The role of project stakeholders should not be underestimated because at every level there's potential for positive, as well as negative, influence over other stakeholders. The greater the potential influence, the greater the risk to project deliverables and final goals.
Stakeholder identification, analysis, and selection can be tricky areas to navigate. If at the end of the day, the appropriate stakeholders aren't selected for a project, requirements and deliverables may not be successfully met, and the end goals can erroneously be sidestepped.
The benefits of thorough stakeholder analysis include:
- maintaining focus on stakeholders' needs;
- ensuring positive influence exists between stakeholders;
- reducing unnecessary risks;
- having the relevant and key stakeholders involved from inception to close; and
- providing the best possible project outcome(s).
Sometimes stakeholders actually have a vested interest in seeing a project fail. Sadly in such situations, this fact may not be discovered until well into a project, causing unnecessary conflict and wasted time, energy, and resources.
SEE: Project Management Resource Kit (Tech Pro Research)
How to find the right stakeholders
There may be many different stakeholders throughout the life of a project. Typically, stakeholders fall into one of three categories:
- Direct internal stakeholders
- Indirect internal stakeholders
- External stakeholders
These stakeholders can range from the project team members and project sponsors who are directly engaged in the project activities, and internal departments or users/customers and leaders who are involved in, or utilize the end product or service, to external customers, government bodies, and so on.
Here are steps to make sure you're on the right track and that all factors and options have been weighed carefully, fairly, and with the best possible end result in focus.
1: Ask questions about stakeholders early in the process
As a project manager (PM), it's your job to ask questions; the goal is to ensure all stakeholders that may have been selected and included on an initial Stakeholder Register are relevant to the specific project. Don't wait until the middle of a project, or worse, nearing the end to voice concerns. Take the initiative to do additional due diligence, and raise concerns and options with project sponsors and executives before leaping in both feet first—sponsors and executives are more likely to appreciate the extra effort versus withholding this information.
2: Allow sufficient time for stakeholder analysis and mapping
Take the necessary time to analyze and weigh the anticipated contributions of each stakeholder, as well as their impact on various aspects of the project and the final expected results. Think about the risks if the stakeholder is unable to contribute to the required level. Perhaps the stakeholder can deliver in terms of their knowledge and skill level but can't commit fully due to other obligations outside of their control. In a situation like this, consideration may need to be given to an alternate candidate.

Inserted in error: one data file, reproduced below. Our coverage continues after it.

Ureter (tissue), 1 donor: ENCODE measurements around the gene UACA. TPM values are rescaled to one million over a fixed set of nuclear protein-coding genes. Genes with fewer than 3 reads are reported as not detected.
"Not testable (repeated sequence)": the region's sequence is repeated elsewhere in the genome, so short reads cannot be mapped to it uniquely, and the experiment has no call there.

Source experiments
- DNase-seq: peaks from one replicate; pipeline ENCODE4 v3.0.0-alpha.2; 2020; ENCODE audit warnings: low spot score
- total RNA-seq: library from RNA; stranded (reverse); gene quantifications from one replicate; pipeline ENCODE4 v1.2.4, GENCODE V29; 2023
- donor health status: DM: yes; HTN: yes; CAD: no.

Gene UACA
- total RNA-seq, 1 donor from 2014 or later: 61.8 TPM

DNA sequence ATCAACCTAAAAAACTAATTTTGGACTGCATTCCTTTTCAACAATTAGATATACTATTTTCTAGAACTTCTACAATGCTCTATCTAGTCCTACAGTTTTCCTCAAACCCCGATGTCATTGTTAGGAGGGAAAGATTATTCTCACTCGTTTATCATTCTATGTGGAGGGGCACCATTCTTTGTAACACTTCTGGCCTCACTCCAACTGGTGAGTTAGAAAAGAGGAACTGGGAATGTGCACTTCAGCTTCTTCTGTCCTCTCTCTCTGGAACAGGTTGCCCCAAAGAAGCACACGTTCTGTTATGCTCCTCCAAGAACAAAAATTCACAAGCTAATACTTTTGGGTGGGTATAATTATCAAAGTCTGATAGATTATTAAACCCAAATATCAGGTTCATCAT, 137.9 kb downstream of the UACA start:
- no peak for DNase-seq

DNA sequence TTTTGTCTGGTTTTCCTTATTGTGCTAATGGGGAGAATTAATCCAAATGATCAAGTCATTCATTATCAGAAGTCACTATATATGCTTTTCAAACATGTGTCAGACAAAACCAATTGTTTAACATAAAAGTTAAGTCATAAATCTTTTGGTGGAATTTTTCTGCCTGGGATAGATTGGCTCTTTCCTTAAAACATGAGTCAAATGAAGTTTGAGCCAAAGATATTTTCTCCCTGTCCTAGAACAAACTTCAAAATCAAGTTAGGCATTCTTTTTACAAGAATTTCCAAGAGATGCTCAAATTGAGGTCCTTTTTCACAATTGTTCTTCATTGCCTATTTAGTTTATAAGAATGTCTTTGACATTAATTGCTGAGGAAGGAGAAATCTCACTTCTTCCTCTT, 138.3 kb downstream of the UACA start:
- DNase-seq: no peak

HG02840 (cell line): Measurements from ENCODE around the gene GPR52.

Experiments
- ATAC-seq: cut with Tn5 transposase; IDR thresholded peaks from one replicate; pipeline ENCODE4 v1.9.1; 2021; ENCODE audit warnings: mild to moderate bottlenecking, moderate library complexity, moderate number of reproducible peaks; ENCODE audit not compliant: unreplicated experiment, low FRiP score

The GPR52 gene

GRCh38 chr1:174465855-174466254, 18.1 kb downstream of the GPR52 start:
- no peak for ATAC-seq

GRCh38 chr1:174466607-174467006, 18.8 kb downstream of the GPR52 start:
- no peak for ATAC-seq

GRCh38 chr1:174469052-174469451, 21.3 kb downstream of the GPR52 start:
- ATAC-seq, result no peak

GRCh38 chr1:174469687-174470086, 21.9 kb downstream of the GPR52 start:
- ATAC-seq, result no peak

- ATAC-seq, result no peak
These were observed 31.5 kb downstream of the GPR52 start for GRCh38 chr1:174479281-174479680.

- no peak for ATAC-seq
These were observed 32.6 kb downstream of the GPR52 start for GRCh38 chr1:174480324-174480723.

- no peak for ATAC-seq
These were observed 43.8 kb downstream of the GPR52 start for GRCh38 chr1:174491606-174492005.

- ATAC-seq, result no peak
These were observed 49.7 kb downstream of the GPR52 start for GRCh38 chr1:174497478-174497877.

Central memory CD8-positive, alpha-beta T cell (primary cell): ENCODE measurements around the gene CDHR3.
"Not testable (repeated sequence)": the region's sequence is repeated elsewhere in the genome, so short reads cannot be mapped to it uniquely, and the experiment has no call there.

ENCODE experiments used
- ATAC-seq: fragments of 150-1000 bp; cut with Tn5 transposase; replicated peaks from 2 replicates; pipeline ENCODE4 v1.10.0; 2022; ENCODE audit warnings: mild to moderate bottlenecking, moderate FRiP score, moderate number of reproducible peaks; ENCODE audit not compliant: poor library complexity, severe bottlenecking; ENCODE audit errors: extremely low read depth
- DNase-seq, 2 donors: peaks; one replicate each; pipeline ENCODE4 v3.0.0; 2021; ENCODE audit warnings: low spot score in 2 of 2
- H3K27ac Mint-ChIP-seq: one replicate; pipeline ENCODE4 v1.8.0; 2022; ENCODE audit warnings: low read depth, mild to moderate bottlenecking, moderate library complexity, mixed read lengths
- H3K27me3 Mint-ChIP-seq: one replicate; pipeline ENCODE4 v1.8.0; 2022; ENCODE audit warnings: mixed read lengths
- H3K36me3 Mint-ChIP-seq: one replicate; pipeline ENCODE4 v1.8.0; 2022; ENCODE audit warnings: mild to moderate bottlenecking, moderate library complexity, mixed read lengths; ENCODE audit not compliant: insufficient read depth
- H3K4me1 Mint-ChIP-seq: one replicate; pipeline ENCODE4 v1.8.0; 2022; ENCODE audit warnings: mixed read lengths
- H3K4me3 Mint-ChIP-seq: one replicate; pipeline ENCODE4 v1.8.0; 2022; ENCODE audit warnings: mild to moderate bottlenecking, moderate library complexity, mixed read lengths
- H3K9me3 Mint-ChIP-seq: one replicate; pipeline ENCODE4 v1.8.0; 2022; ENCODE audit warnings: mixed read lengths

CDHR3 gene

In conjunction with stakeholder analysis, stakeholder mapping can be done to draw a clear picture of which are key stakeholders, where each stakeholder fits in the overall picture, their precise role in the project, the impact to the project, the benefits and risks, and the likely results.
3: Develop and/or utilize the best methodology for the specific project or situation
Various stakeholder analysis and mapping methodologies have been developed over the years that focus on specific criteria. Some are based on:
- the ability/power to influence others;
- the value within hierarchies and key areas or performance;
- the project's requirements and the relative significance of each stakeholder to others in the project or company as a whole; and
- the potential for a stakeholder to be, or be perceived to be, a threat or an asset.
4: Use stakeholder analysis and mapping tools
This can go a long way to do the heavy lifting, and it provides a mechanism to not only document the outcome but also identify analysis criteria and methodology and the processes behind the final selections.
5: Learn from past lessons and from others
Don't reinvent the wheel—learn from your past mistakes as well as the mistakes of other PMs. Talk with other project leaders about their strategies, the methods they've used, what worked well, and their lessons learned. This is not to say that what worked for someone else will work in every situation, but it can often provide enough insight to allow you to engage in discussions with project owners so they can make more informed decisions.
SEE: The three best lessons I learned from a failed project (TechRepublic)
The bottom line
You play a vital role in project success. By identifying the right project stakeholders, you can save everyone lot of aggravation and sleepless nights, and greatly reduce the risk of task, milestone, or even project failure.
- Find the right mix of internal stakeholders for your project team (TechRepublic)
- Use these two forms to analyze your stakeholders (TechRepublic)
- Follow this golden rule to save your sanity when managing stakeholders (TechRepublic)
- 8 foolproof stakeholder management tips for agile projects (TechRepublic)
- Will CIOs take ownership of stakeholder 'happiness'? (ZDNet)
Moira Alexander is the author of "LEAD or LAG: Linking Strategic Project Management & Thought Leadership" and Founder & President of Lead-Her-Ship Group. She's also a project management and IT freelance columnist for various publications, and a contributor and co-host of the "technically speaking" segment on the Price of Business Talk Radio. She has 20+ years in business (IS&T) and project management for small to large businesses in the US and Canada. To find out more about Moira, go to www.leadhershipgroup.com.